Tyler Crosby poses with the turkey he shot last Saturday, April 30th, 2022, on youth day. Credit: Courtesy of Kevin Crocker

Tyler Crosby was pretty excited about youth turkey day on Saturday.

His father, Nick Crosby, went to wake up Tyler at 3:30 a.m.

“I went into his room, and he was already awake, and ready to get a start on the day,” Nick said.

Tom turkeys sport a beard like this one on a bird harvested Saturday, April 30th, 2022, by Tyler Crosby. (Courtesy of Kevin Crocker)

It’s no great surprise that Tyler was ready to go, since the 14-year-old from Hermon had shot two turkeys on youth day last year and followed that up with another bird during the 2021 fall season.

Tyler was among nearly 600 hunters ages 16 and under who harvested a wild turkey on youth day, which kicked off the 2022 spring hunting season in Maine.

The preliminary count from the Maine Department of Inland Fisheries and Wildlife reported Saturday’s harvest at 567. That’s an 18 percent increase over youth turkey day in 2021.

The Crosbys got dressed, gathered some snacks and headed for Orrington, where they met up with Kevin Crocker, Tyler’s maternal grandfather.

“The plan was to be there by 4:45 a.m. so that we could get to the blind before legal hunting time,” Nick said. “We get out of the trucks, and before we can grab decoys, we hear the turkeys firing up for the day, gobbling over and over, and what seemed to be very close to us.”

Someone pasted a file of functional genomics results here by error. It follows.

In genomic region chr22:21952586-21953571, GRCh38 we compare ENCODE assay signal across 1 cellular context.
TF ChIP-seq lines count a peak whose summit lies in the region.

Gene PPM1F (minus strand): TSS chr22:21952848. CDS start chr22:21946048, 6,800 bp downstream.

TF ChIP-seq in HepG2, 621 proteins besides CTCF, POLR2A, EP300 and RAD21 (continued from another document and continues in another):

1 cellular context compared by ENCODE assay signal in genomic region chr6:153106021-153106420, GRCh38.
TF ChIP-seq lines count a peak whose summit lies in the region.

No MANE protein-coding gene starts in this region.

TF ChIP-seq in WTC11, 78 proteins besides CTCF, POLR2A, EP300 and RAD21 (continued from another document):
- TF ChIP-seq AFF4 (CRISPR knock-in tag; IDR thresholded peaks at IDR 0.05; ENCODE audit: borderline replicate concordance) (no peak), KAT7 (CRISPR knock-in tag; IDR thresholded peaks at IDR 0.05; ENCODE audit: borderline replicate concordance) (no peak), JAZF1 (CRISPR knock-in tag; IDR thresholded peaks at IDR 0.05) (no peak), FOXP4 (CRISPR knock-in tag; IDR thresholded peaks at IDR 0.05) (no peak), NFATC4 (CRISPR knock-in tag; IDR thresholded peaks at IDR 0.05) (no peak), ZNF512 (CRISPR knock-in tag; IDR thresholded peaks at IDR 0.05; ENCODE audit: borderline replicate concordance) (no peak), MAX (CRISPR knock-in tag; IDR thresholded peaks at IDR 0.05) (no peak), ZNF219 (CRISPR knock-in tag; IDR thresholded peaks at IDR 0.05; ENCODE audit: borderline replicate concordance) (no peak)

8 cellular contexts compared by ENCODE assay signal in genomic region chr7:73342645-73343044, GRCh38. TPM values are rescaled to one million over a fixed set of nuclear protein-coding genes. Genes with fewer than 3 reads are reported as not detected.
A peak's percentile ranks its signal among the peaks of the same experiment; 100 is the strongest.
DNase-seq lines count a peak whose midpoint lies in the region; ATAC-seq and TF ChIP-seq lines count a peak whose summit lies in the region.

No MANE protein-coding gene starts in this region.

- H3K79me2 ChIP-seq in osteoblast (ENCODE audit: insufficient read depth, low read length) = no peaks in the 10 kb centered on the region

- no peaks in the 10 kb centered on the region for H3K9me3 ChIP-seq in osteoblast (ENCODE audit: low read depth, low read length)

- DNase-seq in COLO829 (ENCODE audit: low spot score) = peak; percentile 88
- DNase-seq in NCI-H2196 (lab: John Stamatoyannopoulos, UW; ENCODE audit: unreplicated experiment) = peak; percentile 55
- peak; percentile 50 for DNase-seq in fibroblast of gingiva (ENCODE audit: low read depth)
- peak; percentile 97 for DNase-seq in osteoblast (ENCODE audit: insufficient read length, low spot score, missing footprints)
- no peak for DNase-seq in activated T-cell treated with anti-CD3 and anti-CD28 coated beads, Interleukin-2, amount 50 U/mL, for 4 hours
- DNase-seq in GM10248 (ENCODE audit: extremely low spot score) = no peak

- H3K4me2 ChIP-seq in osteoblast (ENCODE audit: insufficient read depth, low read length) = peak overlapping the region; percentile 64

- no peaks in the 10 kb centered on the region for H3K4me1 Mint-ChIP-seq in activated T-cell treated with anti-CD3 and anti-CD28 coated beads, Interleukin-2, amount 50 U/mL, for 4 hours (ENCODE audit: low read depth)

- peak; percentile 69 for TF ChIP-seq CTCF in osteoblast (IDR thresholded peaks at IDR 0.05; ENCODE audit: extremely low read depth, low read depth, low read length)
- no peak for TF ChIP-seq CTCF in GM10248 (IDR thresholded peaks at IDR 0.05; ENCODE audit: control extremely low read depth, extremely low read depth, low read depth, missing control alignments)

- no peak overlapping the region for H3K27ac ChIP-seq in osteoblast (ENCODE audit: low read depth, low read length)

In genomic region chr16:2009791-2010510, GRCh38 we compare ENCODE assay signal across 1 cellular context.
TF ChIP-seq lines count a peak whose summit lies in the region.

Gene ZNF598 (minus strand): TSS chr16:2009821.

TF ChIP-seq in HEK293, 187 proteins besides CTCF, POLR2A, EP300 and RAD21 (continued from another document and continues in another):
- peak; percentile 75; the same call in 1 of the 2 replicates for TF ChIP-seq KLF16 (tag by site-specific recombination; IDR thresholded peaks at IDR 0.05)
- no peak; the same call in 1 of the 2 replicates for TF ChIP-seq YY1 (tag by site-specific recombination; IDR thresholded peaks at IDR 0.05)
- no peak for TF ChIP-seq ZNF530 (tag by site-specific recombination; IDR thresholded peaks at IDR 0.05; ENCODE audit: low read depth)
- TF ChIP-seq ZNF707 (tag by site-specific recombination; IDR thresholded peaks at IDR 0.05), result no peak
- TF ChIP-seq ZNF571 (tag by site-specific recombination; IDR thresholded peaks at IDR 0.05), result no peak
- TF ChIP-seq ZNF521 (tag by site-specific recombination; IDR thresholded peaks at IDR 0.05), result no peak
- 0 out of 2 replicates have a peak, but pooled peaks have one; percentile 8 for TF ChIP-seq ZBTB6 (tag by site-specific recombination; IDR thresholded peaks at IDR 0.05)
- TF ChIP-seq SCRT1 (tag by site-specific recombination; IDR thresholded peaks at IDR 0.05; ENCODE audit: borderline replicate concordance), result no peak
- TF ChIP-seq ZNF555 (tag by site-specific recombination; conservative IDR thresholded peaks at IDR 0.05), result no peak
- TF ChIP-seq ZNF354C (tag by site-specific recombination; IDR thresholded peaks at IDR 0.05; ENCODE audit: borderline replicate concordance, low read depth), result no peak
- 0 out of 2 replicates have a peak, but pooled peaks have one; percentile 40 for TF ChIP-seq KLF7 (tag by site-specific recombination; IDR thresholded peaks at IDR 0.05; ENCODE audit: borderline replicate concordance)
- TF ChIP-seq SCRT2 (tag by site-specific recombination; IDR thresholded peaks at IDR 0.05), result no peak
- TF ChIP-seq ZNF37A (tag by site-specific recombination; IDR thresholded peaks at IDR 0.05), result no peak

It was so close, in fact, that the party feared one of the gobblers might be next to the blind that they had set up. They tried to sneak along the treeline toward the blind.

This photo shows the spur on a tom harvested on Saturday, April 30th, 2022, by Tyler Crosby. Credit: Courtesy of Kevin Crocker

“We get to the blind, and my son sees a turkey fly down from the roost and run off,” Nick said. “This is not ideal, but we don’t give up, and set up in our blind anyway, as we still are hearing gobbles all over.”

Tyler positioned himself in a chair inside the blind, while Kevin laid on the ground. Nick snuck into the field, where he set up a hen decoy, then scurried back to lay on the ground.

“My father-in-law laid a few hen calls and the Tom is hammering responses back,” Nick said.

Within 10 or 15 minutes, two toms approached from along the treeline.

“As soon as they make eye contact with the decoy, they are coming on a line,” Nick said. “My son lines up his shot and knocks down the first tom. The other one runs off, but that didn’t matter. My son was so happy and it was a very exciting morning.”

The turkey weighed 16 pounds and sported a 9-inch beard with spurs measuring seven-eighths of an inch.

Pete Warner

Pete graduated from Bangor High School in 1980 and earned a B.S. in Journalism (Advertising) from the University of Maine in 1986. He grew up fishing at his family's camp on Sebago Lake but didn't take...